What’s on my back?

(I like to use this game when I’m teaching the Golden Rule or cooperation, etc. The students usually think this is a competition—see who can find their matching partner first—but when all is said and done, I only give the prize if everyone was able to find their partner before the timer dings. (Although, I don’t tell them this at first). Because there is no talking allowed, this usually doesn’t happen unless people forget about themselves (what’s on their own back) and instead help other people find their partners.)

Use as many SM’s as there are pairs of students. On one card write the reference on a different card write the key words. (The teacher may have to play if there are an odd number of students). Tape a card to the back of each person. Tell them that there is no talking allowed and that they have 5 minutes to find their matching partner. (The time may have to change depending on how many students are playing).

Say “go”. At this point, the students wander and look at backs and realize that they have to match SM and keywords. It is fun to watch how they try to find out what is on their own back. Some students might manage to partner up, but most become frustrated.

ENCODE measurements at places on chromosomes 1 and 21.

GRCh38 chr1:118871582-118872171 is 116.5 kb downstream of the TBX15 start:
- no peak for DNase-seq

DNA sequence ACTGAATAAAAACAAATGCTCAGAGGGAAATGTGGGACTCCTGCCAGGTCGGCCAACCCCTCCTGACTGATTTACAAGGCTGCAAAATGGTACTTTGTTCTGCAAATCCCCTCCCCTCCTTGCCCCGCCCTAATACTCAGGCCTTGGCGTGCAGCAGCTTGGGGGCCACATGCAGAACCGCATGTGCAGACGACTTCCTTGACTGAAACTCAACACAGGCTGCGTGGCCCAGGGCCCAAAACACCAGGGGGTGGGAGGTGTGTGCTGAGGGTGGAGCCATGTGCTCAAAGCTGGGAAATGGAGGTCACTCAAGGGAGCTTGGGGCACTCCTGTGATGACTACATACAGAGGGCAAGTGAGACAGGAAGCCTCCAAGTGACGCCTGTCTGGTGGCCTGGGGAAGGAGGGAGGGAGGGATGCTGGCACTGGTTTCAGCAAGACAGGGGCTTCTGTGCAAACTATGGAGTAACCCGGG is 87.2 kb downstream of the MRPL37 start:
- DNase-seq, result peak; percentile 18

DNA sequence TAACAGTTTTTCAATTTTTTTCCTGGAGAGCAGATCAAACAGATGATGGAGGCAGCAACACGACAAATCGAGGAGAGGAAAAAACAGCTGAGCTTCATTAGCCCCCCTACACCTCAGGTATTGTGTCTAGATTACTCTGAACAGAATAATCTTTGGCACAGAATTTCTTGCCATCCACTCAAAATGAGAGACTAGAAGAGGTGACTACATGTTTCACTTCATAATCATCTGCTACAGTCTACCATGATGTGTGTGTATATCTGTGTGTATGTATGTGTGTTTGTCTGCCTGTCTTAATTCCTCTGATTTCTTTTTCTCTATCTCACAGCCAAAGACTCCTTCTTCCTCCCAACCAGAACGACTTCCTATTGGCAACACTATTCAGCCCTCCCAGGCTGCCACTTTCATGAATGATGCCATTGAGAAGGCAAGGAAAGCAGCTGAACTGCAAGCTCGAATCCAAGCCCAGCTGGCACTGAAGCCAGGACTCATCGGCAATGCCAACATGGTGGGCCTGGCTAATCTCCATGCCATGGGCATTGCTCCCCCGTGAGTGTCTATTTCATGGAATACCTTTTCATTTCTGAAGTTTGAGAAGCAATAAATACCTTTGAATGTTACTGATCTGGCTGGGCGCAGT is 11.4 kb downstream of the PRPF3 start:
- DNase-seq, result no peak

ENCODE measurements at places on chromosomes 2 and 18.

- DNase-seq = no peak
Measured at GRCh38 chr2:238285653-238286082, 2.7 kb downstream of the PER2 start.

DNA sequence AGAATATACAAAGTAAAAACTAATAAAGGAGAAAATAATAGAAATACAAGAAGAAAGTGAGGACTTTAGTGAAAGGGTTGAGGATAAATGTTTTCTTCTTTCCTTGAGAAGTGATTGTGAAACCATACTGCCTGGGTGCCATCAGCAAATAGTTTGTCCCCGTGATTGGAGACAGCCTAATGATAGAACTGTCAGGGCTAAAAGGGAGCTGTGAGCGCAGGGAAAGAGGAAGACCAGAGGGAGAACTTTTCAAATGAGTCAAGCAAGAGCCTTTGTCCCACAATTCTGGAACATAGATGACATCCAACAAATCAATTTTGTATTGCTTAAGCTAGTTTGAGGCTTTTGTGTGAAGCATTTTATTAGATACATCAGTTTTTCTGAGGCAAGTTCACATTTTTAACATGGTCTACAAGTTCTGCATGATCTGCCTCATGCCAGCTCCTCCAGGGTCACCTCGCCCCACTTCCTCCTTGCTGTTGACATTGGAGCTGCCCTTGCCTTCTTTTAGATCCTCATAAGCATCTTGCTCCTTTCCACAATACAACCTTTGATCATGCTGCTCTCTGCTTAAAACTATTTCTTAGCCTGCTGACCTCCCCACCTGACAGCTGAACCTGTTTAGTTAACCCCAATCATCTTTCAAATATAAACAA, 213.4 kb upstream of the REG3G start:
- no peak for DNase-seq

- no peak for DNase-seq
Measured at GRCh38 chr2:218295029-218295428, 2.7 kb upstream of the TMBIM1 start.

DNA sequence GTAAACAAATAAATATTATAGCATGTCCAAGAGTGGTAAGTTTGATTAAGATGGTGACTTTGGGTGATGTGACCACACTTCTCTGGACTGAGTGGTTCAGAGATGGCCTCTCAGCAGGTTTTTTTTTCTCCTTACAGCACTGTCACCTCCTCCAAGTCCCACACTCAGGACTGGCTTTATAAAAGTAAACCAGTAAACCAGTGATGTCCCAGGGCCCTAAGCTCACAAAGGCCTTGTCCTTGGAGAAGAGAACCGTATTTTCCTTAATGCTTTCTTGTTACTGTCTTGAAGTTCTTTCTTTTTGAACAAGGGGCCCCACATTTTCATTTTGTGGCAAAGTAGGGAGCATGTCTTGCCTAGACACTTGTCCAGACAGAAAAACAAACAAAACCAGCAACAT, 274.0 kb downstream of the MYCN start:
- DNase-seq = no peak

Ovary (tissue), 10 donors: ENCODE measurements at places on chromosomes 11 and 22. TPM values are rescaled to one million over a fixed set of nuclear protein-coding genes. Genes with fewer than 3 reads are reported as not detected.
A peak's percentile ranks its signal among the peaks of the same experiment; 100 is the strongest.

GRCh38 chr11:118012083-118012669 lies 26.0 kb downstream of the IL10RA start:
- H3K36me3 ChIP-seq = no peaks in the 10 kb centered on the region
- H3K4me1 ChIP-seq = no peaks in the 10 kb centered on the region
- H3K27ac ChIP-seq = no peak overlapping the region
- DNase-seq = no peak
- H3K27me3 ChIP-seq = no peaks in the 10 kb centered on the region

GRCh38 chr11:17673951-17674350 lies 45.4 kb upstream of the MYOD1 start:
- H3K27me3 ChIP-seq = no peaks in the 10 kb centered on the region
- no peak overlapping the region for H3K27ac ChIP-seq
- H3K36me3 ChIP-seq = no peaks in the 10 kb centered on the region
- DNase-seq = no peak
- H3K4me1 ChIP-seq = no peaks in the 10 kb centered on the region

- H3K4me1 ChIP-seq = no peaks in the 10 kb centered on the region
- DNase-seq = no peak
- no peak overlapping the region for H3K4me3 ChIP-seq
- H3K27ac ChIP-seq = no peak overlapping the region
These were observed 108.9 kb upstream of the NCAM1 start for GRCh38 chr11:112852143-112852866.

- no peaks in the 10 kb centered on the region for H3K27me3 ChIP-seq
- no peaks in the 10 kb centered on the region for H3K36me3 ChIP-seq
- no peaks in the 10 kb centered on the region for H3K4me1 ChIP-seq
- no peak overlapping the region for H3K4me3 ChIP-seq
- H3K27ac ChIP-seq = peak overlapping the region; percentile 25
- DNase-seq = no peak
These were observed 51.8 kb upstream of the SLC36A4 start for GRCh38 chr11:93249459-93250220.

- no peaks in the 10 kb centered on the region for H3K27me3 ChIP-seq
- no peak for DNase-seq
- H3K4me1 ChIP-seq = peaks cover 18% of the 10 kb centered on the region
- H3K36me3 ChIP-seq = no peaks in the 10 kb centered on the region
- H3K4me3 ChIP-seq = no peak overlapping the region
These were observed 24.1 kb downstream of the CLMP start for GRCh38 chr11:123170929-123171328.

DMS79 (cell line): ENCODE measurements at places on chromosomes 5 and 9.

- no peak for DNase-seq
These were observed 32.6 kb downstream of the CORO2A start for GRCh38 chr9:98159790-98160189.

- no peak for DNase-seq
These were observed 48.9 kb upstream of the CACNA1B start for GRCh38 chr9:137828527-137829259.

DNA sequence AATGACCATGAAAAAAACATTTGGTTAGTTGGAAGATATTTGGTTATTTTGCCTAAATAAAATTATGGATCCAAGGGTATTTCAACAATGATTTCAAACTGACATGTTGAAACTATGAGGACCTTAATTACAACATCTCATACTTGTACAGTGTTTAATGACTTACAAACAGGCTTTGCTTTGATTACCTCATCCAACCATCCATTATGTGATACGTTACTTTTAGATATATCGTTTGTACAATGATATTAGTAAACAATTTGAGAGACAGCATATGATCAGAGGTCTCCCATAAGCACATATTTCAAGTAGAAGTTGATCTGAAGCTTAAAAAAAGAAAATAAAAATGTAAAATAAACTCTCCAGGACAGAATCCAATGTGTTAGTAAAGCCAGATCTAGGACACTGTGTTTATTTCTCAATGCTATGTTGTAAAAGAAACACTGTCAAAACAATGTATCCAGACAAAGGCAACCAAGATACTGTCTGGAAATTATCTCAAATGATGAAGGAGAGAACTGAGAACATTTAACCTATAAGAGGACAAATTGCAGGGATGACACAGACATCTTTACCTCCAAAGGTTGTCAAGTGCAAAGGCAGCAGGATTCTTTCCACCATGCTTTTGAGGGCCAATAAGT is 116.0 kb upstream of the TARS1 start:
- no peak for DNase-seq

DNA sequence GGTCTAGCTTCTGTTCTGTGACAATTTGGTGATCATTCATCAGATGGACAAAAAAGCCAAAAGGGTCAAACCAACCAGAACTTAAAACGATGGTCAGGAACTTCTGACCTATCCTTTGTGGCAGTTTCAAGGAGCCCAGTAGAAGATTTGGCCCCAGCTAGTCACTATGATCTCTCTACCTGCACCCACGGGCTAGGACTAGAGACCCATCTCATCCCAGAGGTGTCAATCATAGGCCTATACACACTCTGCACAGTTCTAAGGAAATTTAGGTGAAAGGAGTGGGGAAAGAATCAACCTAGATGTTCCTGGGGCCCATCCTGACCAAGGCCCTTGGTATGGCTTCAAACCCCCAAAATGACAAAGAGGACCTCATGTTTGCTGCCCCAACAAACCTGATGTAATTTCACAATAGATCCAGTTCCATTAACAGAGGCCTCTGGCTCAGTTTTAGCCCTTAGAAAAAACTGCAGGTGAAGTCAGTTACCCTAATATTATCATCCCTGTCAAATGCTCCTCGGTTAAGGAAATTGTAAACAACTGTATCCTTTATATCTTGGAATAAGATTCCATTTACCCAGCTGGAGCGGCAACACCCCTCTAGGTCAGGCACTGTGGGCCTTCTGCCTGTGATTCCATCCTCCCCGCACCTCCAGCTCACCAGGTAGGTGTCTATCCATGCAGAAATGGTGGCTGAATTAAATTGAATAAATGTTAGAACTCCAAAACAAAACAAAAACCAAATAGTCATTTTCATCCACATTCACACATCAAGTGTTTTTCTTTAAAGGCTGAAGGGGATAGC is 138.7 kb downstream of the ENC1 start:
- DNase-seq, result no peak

Some might start helping each other pair up, as they see two friends that they know match. This is O.K. ‘cause that is the point of the game and you can end after one round and say “Look at how well you put others before yourself and helped others pair up, even though you couldn’t get your own match!”.

If the timer dings and not many pairs were made, then have a discussion about “forgetting yourself and putting others first”. Now reset the timer and see how quickly they can finish the game by helping each other pair up.

ANOTHER BACK GAME. Make a list of SM clues and give each student a copy. Place an answer on the back of each student. The students wander around and write the name of the student who has the correct answer on their back on their handout by each question.